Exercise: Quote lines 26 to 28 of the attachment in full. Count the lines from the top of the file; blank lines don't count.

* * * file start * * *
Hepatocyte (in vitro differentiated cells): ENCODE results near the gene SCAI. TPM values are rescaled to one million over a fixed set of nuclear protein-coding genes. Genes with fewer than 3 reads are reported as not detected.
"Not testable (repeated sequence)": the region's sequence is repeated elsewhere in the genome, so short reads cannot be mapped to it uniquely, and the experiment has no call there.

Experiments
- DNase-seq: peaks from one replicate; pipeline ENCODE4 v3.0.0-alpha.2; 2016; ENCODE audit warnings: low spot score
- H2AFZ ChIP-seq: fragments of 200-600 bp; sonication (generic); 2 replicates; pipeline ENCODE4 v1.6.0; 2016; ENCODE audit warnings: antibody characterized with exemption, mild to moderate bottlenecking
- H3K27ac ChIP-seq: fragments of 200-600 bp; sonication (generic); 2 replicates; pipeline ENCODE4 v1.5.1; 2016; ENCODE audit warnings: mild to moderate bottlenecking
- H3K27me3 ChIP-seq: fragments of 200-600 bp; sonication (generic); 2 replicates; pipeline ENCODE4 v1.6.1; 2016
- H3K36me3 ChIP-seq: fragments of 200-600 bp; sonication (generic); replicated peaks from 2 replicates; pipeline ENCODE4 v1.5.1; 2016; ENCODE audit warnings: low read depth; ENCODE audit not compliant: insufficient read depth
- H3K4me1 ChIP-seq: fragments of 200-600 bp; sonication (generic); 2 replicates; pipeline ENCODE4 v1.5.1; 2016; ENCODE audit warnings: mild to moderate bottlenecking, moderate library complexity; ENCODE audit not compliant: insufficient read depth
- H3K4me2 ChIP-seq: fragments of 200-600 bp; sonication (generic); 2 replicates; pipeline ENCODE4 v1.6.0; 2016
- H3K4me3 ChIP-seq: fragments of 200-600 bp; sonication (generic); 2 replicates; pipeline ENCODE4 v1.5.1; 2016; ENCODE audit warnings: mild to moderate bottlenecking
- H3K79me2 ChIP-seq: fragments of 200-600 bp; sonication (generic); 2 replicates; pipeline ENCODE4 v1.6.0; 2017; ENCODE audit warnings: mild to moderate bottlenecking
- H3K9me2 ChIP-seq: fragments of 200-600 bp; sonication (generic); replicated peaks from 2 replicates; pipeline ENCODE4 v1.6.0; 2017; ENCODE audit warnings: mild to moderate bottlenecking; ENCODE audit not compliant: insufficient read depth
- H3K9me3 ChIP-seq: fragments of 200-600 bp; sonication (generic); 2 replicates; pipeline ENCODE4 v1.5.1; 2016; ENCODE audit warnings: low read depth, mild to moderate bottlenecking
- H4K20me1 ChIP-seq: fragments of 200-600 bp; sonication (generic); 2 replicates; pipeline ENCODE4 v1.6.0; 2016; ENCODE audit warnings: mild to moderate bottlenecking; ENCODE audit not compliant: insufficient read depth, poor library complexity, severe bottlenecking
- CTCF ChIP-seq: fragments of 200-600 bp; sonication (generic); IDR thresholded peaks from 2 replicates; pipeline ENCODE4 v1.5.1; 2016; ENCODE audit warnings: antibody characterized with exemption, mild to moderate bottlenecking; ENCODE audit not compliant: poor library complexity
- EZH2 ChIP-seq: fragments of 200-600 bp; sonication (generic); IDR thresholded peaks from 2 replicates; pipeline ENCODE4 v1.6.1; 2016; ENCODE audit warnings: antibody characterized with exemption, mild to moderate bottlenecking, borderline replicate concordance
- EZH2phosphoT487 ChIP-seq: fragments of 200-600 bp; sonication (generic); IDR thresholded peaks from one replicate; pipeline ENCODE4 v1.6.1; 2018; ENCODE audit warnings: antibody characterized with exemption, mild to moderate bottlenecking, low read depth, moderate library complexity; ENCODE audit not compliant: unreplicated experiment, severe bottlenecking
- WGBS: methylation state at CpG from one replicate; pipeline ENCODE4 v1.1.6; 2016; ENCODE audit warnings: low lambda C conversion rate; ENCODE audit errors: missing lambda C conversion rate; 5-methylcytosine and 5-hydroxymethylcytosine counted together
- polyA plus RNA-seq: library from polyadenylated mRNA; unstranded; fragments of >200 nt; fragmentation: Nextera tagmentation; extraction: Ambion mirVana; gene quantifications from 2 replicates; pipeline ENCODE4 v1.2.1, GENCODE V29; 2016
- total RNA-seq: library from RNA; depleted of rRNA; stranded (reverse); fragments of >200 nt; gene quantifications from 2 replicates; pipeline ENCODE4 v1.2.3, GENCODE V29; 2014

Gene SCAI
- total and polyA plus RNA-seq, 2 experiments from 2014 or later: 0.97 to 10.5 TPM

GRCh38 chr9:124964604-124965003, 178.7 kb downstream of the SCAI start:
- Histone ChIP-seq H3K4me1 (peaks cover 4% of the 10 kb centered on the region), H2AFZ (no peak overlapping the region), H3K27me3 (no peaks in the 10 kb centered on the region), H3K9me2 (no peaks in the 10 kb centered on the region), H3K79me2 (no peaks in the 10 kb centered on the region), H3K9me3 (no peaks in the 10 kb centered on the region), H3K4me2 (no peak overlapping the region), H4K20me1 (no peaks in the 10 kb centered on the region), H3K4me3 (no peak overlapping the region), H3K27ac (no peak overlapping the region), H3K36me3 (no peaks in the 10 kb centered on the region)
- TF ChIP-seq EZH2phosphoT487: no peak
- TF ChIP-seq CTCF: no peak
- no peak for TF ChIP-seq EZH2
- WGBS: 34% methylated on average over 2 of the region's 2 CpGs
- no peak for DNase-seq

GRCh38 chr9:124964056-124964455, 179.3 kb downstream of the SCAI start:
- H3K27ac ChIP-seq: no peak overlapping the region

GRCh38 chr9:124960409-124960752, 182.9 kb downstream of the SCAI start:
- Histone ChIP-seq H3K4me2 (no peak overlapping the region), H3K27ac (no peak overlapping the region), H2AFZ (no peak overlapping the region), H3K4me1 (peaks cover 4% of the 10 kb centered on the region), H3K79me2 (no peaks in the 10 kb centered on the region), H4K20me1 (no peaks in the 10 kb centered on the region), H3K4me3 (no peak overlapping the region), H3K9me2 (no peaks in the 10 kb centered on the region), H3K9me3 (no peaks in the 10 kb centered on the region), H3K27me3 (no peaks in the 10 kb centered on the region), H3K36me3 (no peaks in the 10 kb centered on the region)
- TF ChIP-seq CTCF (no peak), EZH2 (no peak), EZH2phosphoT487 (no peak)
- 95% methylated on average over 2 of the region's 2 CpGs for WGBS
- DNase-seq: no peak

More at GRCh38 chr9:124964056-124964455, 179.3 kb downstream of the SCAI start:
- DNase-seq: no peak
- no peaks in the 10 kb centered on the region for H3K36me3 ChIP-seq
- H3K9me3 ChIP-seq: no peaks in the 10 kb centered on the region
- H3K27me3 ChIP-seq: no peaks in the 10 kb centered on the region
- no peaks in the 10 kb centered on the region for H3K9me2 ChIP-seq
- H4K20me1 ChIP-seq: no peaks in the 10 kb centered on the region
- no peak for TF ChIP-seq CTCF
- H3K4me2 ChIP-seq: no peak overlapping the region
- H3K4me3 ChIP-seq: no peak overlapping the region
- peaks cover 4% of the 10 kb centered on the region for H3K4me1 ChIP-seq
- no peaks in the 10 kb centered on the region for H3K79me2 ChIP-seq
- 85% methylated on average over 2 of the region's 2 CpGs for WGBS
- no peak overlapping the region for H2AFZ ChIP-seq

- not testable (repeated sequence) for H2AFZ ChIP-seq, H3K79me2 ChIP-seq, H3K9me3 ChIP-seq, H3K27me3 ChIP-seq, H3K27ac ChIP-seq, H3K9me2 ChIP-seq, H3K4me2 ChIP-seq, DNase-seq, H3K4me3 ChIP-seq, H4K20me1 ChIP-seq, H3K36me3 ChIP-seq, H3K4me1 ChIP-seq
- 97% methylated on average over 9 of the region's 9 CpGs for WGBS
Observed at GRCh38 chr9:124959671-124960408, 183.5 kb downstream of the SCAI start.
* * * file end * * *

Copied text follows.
- TF ChIP-seq EZH2phosphoT487: no peak
- TF ChIP-seq CTCF: no peak
- no peak for TF ChIP-seq EZH2